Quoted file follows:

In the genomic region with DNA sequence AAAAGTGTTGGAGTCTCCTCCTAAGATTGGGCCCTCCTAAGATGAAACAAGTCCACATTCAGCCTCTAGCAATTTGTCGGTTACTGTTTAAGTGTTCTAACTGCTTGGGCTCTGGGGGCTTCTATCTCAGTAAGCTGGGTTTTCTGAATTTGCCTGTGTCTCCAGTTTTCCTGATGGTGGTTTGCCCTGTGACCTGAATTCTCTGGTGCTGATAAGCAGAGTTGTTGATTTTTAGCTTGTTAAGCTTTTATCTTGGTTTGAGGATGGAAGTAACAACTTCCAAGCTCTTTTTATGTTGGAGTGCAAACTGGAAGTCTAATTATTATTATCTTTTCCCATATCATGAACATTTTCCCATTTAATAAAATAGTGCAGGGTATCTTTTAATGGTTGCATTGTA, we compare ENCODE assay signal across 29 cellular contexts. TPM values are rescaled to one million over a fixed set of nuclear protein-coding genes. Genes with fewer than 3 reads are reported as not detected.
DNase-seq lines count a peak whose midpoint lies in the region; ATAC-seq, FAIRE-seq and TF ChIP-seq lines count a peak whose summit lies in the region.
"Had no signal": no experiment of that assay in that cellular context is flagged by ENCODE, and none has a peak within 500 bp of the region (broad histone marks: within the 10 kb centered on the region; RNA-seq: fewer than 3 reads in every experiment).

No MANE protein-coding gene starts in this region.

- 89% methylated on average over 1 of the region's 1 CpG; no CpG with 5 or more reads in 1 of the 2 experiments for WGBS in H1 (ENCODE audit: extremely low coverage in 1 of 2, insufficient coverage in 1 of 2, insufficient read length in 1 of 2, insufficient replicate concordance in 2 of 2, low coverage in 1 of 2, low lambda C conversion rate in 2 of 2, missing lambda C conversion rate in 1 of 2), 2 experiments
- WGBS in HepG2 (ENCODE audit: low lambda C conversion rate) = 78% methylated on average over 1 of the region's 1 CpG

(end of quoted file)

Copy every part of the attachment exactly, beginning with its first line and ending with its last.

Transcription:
In the genomic region with DNA sequence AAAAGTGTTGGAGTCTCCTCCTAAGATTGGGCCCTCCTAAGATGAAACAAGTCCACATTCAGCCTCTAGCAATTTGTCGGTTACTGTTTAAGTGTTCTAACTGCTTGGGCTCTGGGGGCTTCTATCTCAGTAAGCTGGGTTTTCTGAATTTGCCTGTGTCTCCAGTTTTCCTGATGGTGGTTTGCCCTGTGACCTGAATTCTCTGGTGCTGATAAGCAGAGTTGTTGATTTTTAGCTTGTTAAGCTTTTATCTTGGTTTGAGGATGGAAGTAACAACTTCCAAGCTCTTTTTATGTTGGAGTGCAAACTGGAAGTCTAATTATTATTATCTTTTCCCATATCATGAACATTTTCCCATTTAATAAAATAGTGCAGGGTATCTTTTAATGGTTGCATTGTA, we compare ENCODE assay signal across 29 cellular contexts. TPM values are rescaled to one million over a fixed set of nuclear protein-coding genes. Genes with fewer than 3 reads are reported as not detected.
DNase-seq lines count a peak whose midpoint lies in the region; ATAC-seq, FAIRE-seq and TF ChIP-seq lines count a peak whose summit lies in the region.
"Had no signal": no experiment of that assay in that cellular context is flagged by ENCODE, and none has a peak within 500 bp of the region (broad histone marks: within the 10 kb centered on the region; RNA-seq: fewer than 3 reads in every experiment).

No MANE protein-coding gene starts in this region.

- 89% methylated on average over 1 of the region's 1 CpG; no CpG with 5 or more reads in 1 of the 2 experiments for WGBS in H1 (ENCODE audit: extremely low coverage in 1 of 2, insufficient coverage in 1 of 2, insufficient read length in 1 of 2, insufficient replicate concordance in 2 of 2, low coverage in 1 of 2, low lambda C conversion rate in 2 of 2, missing lambda C conversion rate in 1 of 2), 2 experiments
- WGBS in HepG2 (ENCODE audit: low lambda C conversion rate) = 78% methylated on average over 1 of the region's 1 CpG